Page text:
pebbles and sand

One of my dear friends and I were talking a few weeks ago about ambition, and busy-ness, and our relentless drive to fill our days with goals that need to be met and lists of items that need to be checked off.  We're both pretty motivated ladies, successful, educated, eager.  One of the reasons we so appreciate one another's company, I think, is that we don't have to apologize for striving.  We know we're going to work hard to get what we want.  We know we're busy.  We expect it from one another.

She was telling me about a friend, someone I've never met.  "You ask him what he's been up to, and he says things like, 'Well, I ate some really delicious ice cream the other day.  And then I found an amazing swimming hole.'  Everyone else answers that question by telling you how busy they've been and how stressed out they are.  There aren't very many people who focus on the deliciousness of ice cream."

No, no there aren't.

There's a story, about a philosophy professor who stood up in front of his class holding a glass jar.  He filled it to the top with several bulky rocks and asked, "Is the jar full?"  The class answered that yes, of course it was - obviously, there was no room inside for more rocks.  Then the professor pulled out a bag of pebbles and poured it in.  The small stones filled the nooks left by the rocks, and the professor asked again, "Is the jar full?"  Oh, yes, it's definitely full now, the class answered.  Then the professor pulled out a bag of sand and shook it into the jar.  The sand wound its way into the tiny spaces between the pebbles.  "How about now?"  This time, certainly, the jar was full, the class responded.  Then the professor cracked open a can of beer, and poured it into the jar.

The jar represents our lives, the professor explained.  The rocks are the most important things - our families, our friendships, our health, the things that, if all else were lost, would still leave us feeling
fulfilled.  The pebbles are other, less important things - our jobs, our cars, our houses.  The sand is everything else - whether the kitchen is clean at the end of the night, whether you remembered to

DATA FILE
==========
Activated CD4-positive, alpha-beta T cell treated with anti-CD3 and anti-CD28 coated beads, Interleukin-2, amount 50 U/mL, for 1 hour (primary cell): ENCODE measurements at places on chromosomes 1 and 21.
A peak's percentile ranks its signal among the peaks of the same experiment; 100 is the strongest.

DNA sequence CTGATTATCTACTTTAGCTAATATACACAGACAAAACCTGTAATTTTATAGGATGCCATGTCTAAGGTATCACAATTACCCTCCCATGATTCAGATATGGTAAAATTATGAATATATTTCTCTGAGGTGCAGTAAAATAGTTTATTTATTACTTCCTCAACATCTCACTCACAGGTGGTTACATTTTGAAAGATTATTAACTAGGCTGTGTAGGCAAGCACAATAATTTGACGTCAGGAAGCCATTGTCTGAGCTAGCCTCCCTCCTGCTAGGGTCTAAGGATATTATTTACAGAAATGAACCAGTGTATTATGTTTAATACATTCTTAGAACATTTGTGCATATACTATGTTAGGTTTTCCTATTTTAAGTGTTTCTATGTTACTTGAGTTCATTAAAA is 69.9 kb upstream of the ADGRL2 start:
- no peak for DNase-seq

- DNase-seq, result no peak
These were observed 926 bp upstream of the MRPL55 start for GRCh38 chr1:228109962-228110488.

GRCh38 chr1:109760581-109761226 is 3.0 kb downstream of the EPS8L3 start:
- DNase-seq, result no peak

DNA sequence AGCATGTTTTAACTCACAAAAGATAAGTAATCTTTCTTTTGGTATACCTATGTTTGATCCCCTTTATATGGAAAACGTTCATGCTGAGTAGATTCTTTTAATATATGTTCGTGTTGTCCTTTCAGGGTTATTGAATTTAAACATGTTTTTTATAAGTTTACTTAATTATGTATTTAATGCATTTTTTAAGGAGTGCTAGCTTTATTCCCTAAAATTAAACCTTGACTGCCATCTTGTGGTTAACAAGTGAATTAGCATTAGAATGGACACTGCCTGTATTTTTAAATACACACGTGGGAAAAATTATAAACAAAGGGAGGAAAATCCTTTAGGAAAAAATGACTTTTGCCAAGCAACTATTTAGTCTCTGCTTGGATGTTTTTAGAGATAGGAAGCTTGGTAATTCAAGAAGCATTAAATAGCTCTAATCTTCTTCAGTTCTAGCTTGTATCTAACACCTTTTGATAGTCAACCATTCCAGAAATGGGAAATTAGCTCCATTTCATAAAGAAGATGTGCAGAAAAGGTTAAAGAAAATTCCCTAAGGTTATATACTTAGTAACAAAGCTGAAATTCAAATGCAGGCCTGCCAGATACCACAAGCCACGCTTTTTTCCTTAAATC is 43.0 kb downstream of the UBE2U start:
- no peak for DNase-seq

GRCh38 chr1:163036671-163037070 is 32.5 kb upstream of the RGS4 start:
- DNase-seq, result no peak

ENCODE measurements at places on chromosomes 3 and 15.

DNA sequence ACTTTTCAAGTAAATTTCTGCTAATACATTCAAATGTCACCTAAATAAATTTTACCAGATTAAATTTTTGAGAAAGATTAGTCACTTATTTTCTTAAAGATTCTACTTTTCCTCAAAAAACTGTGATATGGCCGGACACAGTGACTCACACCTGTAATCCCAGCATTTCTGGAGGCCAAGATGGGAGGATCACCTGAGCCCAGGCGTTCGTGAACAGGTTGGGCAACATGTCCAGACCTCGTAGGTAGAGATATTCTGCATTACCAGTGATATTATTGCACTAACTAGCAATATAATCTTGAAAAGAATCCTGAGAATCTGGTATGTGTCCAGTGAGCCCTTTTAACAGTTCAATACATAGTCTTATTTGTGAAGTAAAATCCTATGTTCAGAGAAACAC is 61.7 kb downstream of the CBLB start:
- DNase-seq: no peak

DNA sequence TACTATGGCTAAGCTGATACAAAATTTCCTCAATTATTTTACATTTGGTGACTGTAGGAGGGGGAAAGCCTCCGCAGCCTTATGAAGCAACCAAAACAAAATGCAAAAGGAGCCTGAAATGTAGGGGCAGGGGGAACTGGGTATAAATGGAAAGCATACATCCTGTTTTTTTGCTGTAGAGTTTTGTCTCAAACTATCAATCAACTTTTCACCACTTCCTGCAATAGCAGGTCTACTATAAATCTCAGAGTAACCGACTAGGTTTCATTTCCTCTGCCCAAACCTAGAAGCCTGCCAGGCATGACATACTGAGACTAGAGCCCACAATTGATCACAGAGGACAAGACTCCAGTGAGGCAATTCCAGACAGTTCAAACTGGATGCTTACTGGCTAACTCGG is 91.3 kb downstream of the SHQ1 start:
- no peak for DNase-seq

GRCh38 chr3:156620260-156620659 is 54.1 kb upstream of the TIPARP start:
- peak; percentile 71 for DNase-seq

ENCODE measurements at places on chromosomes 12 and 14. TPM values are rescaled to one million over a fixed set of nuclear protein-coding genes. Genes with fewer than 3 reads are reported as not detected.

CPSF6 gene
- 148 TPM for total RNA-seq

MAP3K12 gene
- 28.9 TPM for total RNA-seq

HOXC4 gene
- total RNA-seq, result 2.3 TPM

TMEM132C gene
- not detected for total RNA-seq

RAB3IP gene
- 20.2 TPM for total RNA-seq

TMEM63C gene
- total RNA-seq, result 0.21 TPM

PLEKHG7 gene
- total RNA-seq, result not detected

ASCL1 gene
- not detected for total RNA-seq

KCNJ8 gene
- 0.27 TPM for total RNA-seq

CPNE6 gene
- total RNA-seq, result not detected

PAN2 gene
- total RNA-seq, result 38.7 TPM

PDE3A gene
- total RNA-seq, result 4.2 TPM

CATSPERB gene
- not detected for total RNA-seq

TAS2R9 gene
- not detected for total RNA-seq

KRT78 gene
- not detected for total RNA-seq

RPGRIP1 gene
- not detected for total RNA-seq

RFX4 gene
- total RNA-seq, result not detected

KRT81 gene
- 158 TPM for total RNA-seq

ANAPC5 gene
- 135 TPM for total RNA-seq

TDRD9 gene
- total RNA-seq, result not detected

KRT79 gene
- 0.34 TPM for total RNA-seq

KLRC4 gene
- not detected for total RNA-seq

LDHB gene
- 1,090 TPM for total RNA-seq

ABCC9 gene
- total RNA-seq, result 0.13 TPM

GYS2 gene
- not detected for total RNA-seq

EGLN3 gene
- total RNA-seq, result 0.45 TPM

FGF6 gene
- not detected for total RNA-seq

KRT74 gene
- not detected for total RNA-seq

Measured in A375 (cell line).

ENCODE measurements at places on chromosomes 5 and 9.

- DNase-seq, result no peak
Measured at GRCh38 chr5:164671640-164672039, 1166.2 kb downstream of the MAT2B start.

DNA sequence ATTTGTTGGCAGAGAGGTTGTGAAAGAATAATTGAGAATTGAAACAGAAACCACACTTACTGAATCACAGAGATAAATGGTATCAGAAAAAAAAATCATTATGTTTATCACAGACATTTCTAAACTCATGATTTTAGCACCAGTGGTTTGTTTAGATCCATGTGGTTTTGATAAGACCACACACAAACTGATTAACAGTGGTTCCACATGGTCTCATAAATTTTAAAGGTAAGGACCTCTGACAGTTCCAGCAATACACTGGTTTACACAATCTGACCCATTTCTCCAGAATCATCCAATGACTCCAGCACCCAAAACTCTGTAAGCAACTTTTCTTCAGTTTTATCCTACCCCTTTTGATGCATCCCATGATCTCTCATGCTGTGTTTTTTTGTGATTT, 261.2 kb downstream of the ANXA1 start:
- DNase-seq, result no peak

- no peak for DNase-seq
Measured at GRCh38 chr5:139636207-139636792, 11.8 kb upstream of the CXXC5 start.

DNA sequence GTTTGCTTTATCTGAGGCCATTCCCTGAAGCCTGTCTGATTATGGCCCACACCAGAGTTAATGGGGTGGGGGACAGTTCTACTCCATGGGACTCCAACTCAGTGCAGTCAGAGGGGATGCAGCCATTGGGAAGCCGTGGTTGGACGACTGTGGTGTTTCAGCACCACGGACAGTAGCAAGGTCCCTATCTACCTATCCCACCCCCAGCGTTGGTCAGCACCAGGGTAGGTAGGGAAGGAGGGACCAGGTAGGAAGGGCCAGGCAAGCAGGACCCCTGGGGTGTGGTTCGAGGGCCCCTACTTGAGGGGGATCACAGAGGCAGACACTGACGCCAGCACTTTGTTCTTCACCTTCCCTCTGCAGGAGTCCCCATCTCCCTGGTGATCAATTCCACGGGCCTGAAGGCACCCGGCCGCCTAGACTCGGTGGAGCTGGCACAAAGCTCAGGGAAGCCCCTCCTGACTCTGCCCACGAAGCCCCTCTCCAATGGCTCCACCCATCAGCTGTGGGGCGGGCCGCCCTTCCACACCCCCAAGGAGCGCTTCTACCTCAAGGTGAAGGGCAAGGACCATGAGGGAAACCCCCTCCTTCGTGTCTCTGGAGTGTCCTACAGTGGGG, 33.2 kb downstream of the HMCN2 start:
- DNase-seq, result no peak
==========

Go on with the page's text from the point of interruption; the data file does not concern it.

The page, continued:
buy shampoo, whether your lawn looks as nice as the neighbors'.  The little things.

If you put the sand in the jar first, you might be able to layer some pebbles on top, but you'll never fit the rocks inside, he explained.  And the same goes for your life.  If you spend your days focusing on
the thousand tiny annoyances on your checklist, you've got no room left for the things that really
Pay attention to the rocks, he advised.  Everything else is just so much sand.

(Then, of course, one of his students asked what the beer represented.   "Oh, well," the professor replied, "that just goes to show that no matter how full your life might seem, there's always room for a beer or two."  Ba-doom SHA!)

This moment, when I'm questioning the validity of my own striving, seems as good a time as any to also question what, exactly, I'm striving toward.  The thing is, I've achieved a lot of the goals that people my age are "supposed" to be aiming for - I have two degrees, a good job, an awesome spouse.  I own my own home.  There are kids on the horizon.*  I'm doing the things I'm supposed to be doing, and I should be happy, but that feeling of not quite being there - wherever there is - is ever-present.  It just doesn't let up.  I should be more successful! the voice in my head says.  I should be published by now!  I should make more money!  We should start saving for a bigger house!  And nicer stuff!  And I should be a more productive person!  Why is my living room so messy?  Why do I watch so much TV?  Why aren't I more responsible with my time?  Why don't I exercise more, eat better, call my friends and family more often, use more of my free time for writing, keep to a chore schedule, answer emails promptly?  Why don't I blog more often???

Suffice to say, when people ask what I've been up to, my answer doesn't involve the taste of ice cream.

The truth is, I'm afraid to let up on myself.  I'm afraid that if I stop pushing, all of my goals will fall away and my life will feel... meaningless.  There's a big black hole of fear - fear of failure, of disappointment, of inadequacy - that sits right there in the middle of me, and it's easy to fill that hole with pebbles and sand, because there's no shortage of pebbles and sand.  It feels good to feel busy.  It feels useful.

But the true purpose of my life is not to fill that sucking black hole.  I know what I have to do, which is turn away from it, to resist the pull.  Because of this much, at least, I am sure: I cannot expect a life built on a foundation of sand and pebbles to carry the weight of me and everything I am and
everything I want to be and do and see and feel in the course of this small but incredible existence I have been granted.

What would my world look like if I used all of my ambition, all of my crazy type-A motivation, to point myself in the direction of a life that would make me truly happy, instead of prioritizing all the trillion little pointless things that I'm told are supposed to make me happy?